Siobhan Harvey


Woman at a window

I see her as a portrait:
caught behind liquid transparency;
framed; tear-eyed; her pale face
distilling weak light.

As if suspended,
she stands at her window for hours.
The disintegration into sobbing;
the lip-trembling;
the glassiness of the stare:
these draw me to spy
(no, too harsh a word!) to study her,
even though I wish it weren’t so.

If I could erase the distance between us,
we might converse about death,
violence, a star-crossed affair
or whateveritis
that’s causing her to cry.

And if I could tell her that we’re alike,
our worlds equally askew,
I might see reflected back at me
someone other than myself.



Siobhan Harvey is an émigré poet whose work has been published in numerous international publications, including fin (UK), A Good Handful: Great New Zealand Poems about Sex, Landfall, the Listener, Lumiere Reader, Meanjin (Aus), Kaupapa: New Zealand Writers, World Issues, Poetry Salzburg (Austria) and Swings and Roundabouts: Poems about Parenting.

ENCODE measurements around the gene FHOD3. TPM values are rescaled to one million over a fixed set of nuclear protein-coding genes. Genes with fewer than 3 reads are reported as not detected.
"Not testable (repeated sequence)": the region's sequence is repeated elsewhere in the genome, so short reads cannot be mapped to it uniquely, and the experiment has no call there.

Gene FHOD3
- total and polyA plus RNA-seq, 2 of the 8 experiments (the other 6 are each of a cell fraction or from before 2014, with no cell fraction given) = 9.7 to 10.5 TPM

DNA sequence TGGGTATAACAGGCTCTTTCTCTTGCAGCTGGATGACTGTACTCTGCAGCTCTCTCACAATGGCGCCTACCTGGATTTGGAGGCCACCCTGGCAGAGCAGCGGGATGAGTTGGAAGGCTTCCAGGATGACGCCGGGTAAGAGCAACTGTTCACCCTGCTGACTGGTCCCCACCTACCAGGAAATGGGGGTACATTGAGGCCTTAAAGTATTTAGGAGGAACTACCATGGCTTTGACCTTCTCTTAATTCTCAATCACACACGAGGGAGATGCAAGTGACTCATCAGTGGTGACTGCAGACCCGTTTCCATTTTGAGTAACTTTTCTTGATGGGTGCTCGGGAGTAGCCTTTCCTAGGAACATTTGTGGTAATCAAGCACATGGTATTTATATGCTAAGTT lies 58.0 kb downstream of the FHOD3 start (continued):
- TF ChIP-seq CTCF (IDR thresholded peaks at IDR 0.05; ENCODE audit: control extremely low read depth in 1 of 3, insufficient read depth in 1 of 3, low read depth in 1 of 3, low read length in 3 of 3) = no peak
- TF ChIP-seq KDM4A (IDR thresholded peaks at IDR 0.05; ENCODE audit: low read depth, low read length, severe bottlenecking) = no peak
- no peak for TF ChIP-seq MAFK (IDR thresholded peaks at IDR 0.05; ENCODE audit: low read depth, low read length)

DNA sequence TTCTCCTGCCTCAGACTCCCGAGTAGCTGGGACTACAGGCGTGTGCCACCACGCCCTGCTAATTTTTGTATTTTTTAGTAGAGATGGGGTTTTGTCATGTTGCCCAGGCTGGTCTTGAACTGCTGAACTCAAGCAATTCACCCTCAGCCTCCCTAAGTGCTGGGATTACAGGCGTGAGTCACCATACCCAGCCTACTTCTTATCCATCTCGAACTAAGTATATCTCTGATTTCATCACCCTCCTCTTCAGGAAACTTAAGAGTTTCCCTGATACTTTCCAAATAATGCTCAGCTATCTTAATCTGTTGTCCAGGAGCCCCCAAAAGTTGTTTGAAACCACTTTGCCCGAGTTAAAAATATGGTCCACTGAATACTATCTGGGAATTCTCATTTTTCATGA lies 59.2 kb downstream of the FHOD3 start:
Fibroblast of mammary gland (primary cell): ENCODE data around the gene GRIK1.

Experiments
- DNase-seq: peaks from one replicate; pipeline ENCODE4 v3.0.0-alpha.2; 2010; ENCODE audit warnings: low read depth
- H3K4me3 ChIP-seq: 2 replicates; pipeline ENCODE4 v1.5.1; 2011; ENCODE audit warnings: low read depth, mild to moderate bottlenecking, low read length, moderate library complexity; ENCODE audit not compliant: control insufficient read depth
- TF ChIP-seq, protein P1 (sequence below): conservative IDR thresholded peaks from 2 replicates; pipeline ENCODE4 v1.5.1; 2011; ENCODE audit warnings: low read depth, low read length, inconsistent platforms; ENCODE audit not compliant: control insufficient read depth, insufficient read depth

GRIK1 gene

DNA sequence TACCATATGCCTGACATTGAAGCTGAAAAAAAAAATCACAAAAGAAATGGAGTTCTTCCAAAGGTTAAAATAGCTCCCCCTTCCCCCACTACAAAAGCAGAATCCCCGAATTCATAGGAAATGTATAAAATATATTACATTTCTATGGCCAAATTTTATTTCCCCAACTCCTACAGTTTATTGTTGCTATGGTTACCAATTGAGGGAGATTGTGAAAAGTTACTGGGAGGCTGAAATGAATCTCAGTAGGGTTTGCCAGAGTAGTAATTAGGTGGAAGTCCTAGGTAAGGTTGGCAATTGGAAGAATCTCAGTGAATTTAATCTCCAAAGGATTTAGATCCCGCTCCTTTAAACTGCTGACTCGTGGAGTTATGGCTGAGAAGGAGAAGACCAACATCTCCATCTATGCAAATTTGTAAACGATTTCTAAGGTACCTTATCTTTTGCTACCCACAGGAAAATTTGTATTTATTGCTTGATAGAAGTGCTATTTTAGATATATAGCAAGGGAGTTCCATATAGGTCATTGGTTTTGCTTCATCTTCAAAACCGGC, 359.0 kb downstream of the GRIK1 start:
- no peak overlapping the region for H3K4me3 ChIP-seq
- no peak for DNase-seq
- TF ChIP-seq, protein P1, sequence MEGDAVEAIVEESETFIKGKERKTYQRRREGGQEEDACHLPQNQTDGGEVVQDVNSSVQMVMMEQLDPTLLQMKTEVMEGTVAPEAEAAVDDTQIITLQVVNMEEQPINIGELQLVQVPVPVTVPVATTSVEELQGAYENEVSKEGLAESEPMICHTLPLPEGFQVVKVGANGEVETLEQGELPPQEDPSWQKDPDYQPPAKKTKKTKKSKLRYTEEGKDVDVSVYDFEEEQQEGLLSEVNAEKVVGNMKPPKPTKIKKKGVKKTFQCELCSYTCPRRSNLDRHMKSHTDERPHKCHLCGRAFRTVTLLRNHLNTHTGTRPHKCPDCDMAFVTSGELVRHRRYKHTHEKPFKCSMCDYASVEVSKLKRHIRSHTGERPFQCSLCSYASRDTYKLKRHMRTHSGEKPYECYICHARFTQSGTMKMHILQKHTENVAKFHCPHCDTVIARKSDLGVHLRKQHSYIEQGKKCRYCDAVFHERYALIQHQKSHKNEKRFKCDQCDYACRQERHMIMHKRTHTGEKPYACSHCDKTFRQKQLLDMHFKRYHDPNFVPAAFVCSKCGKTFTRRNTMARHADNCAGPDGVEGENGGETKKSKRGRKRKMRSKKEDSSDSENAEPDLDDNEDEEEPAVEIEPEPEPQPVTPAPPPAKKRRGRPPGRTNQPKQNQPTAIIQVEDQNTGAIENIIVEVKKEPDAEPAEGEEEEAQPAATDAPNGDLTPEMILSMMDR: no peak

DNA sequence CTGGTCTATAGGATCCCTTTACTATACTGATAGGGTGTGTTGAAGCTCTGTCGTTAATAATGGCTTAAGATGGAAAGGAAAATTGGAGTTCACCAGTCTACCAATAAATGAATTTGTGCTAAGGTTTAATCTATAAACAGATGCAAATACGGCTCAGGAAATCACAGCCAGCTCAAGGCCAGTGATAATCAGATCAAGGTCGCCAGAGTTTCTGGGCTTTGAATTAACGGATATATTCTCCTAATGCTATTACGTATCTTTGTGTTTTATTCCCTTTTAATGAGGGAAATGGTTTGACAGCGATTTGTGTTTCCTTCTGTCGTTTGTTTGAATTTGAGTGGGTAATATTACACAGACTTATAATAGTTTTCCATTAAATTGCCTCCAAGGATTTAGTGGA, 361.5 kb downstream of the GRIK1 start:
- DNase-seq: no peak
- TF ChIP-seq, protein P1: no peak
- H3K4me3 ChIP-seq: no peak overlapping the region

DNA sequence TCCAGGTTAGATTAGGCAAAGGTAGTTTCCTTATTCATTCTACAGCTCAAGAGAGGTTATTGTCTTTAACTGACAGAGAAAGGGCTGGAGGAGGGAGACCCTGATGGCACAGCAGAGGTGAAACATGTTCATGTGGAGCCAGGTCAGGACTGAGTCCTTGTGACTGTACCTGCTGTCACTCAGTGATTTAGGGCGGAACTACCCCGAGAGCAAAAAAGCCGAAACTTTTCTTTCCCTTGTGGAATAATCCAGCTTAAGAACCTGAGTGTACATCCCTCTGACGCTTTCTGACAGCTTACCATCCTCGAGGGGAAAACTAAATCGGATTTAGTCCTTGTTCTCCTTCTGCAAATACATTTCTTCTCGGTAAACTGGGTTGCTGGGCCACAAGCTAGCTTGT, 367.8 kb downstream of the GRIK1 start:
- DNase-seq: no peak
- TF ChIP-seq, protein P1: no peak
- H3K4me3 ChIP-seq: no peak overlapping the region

Harvey writes: “‘Woman at a window’ is a poem which is emblematic of my ongoing engagement with the theme of exile and dislocation. In this, the poem—like much of my work—has an experiential and confessional framework to it. Certainly, I remember very vividly the days during my first few years of settlement in New Zealand when I stood at my kitchen window crying and feeling desolate as I negotiated my assimilation into my new land. I remember also how, one such day, I wondered what an onlooker staring out at me from their home nearby would make of me and my distress. It was this consideration which proved to be the inspiration for ‘Woman at a window’. Only as I wrote and edited the poem over the next few years did it strike me that, perhaps, the onlooker might also be feeling equally distraught and troubled. Contemplating this fact gave me a denouement to the poem.”